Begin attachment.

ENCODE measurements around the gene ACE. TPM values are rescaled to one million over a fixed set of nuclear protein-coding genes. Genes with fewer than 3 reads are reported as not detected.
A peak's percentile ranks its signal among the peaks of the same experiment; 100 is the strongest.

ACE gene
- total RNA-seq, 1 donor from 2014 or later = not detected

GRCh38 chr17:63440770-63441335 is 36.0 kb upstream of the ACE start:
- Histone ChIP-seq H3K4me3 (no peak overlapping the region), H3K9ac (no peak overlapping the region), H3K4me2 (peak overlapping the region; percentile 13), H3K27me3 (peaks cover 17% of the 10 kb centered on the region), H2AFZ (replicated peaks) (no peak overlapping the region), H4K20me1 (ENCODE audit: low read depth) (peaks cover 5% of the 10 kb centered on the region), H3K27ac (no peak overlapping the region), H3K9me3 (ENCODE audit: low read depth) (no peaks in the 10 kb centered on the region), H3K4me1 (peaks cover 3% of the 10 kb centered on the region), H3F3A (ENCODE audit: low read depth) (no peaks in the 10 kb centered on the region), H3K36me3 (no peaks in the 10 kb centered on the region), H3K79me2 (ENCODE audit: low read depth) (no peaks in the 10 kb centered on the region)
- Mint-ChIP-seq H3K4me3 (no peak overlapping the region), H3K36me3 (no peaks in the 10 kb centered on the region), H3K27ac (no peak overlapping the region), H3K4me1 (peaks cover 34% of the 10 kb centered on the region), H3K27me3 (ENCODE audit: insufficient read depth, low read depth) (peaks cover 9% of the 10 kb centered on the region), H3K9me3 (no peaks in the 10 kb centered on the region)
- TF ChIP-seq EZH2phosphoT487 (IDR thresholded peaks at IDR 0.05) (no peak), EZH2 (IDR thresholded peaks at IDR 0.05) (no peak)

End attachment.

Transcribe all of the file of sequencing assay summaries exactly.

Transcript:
ENCODE measurements around the gene ACE. TPM values are rescaled to one million over a fixed set of nuclear protein-coding genes. Genes with fewer than 3 reads are reported as not detected.
A peak's percentile ranks its signal among the peaks of the same experiment; 100 is the strongest.

ACE gene
- total RNA-seq, 1 donor from 2014 or later = not detected

GRCh38 chr17:63440770-63441335 is 36.0 kb upstream of the ACE start:
- Histone ChIP-seq H3K4me3 (no peak overlapping the region), H3K9ac (no peak overlapping the region), H3K4me2 (peak overlapping the region; percentile 13), H3K27me3 (peaks cover 17% of the 10 kb centered on the region), H2AFZ (replicated peaks) (no peak overlapping the region), H4K20me1 (ENCODE audit: low read depth) (peaks cover 5% of the 10 kb centered on the region), H3K27ac (no peak overlapping the region), H3K9me3 (ENCODE audit: low read depth) (no peaks in the 10 kb centered on the region), H3K4me1 (peaks cover 3% of the 10 kb centered on the region), H3F3A (ENCODE audit: low read depth) (no peaks in the 10 kb centered on the region), H3K36me3 (no peaks in the 10 kb centered on the region), H3K79me2 (ENCODE audit: low read depth) (no peaks in the 10 kb centered on the region)
- Mint-ChIP-seq H3K4me3 (no peak overlapping the region), H3K36me3 (no peaks in the 10 kb centered on the region), H3K27ac (no peak overlapping the region), H3K4me1 (peaks cover 34% of the 10 kb centered on the region), H3K27me3 (ENCODE audit: insufficient read depth, low read depth) (peaks cover 9% of the 10 kb centered on the region), H3K9me3 (no peaks in the 10 kb centered on the region)
- TF ChIP-seq EZH2phosphoT487 (IDR thresholded peaks at IDR 0.05) (no peak), EZH2 (IDR thresholded peaks at IDR 0.05) (no peak)